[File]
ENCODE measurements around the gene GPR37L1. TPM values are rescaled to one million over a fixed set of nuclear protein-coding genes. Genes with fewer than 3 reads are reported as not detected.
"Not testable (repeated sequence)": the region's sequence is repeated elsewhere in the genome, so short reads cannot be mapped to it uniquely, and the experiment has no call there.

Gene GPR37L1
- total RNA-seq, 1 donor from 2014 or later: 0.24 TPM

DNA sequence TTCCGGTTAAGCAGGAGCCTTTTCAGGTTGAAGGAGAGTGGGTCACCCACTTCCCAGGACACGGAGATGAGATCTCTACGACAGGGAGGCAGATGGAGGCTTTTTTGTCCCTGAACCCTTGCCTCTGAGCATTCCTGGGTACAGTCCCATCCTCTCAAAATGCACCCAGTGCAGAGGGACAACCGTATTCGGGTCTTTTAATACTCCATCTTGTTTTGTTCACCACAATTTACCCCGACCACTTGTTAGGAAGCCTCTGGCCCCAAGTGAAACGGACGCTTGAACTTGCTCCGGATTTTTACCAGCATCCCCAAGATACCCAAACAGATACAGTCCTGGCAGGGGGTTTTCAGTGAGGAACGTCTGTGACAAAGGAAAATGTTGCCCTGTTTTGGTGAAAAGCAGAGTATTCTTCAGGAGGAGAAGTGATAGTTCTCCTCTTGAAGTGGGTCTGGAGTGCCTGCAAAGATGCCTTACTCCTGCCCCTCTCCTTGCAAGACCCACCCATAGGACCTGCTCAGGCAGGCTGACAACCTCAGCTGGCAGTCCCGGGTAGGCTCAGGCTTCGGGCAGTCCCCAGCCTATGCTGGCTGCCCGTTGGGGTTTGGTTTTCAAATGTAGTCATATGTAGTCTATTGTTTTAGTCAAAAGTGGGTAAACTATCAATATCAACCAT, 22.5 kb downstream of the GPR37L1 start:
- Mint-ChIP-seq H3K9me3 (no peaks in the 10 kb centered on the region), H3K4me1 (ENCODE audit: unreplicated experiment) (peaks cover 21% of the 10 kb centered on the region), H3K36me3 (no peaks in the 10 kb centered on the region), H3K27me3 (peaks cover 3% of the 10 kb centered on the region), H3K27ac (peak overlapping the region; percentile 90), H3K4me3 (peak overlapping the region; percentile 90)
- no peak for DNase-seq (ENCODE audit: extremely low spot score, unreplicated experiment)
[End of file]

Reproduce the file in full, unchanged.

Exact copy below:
ENCODE measurements around the gene GPR37L1. TPM values are rescaled to one million over a fixed set of nuclear protein-coding genes. Genes with fewer than 3 reads are reported as not detected.
"Not testable (repeated sequence)": the region's sequence is repeated elsewhere in the genome, so short reads cannot be mapped to it uniquely, and the experiment has no call there.

Gene GPR37L1
- total RNA-seq, 1 donor from 2014 or later: 0.24 TPM

DNA sequence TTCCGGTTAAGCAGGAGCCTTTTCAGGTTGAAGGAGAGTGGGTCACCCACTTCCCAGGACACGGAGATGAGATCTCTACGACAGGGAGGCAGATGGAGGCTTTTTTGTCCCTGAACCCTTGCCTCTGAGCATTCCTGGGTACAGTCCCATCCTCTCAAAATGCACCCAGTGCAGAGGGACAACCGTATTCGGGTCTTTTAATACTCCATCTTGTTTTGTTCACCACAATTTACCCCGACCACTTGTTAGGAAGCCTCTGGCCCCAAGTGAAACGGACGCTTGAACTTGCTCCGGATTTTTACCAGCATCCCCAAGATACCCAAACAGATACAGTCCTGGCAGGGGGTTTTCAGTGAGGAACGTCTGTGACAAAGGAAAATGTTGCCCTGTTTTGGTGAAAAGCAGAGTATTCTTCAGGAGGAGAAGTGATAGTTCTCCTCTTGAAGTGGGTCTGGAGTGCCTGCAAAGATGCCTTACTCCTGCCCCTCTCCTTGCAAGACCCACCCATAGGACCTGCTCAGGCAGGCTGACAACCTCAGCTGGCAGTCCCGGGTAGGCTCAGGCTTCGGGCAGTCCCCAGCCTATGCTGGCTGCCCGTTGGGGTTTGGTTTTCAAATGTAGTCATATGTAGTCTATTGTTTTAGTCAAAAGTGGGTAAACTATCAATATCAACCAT, 22.5 kb downstream of the GPR37L1 start:
- Mint-ChIP-seq H3K9me3 (no peaks in the 10 kb centered on the region), H3K4me1 (ENCODE audit: unreplicated experiment) (peaks cover 21% of the 10 kb centered on the region), H3K36me3 (no peaks in the 10 kb centered on the region), H3K27me3 (peaks cover 3% of the 10 kb centered on the region), H3K27ac (peak overlapping the region; percentile 90), H3K4me3 (peak overlapping the region; percentile 90)
- no peak for DNase-seq (ENCODE audit: extremely low spot score, unreplicated experiment)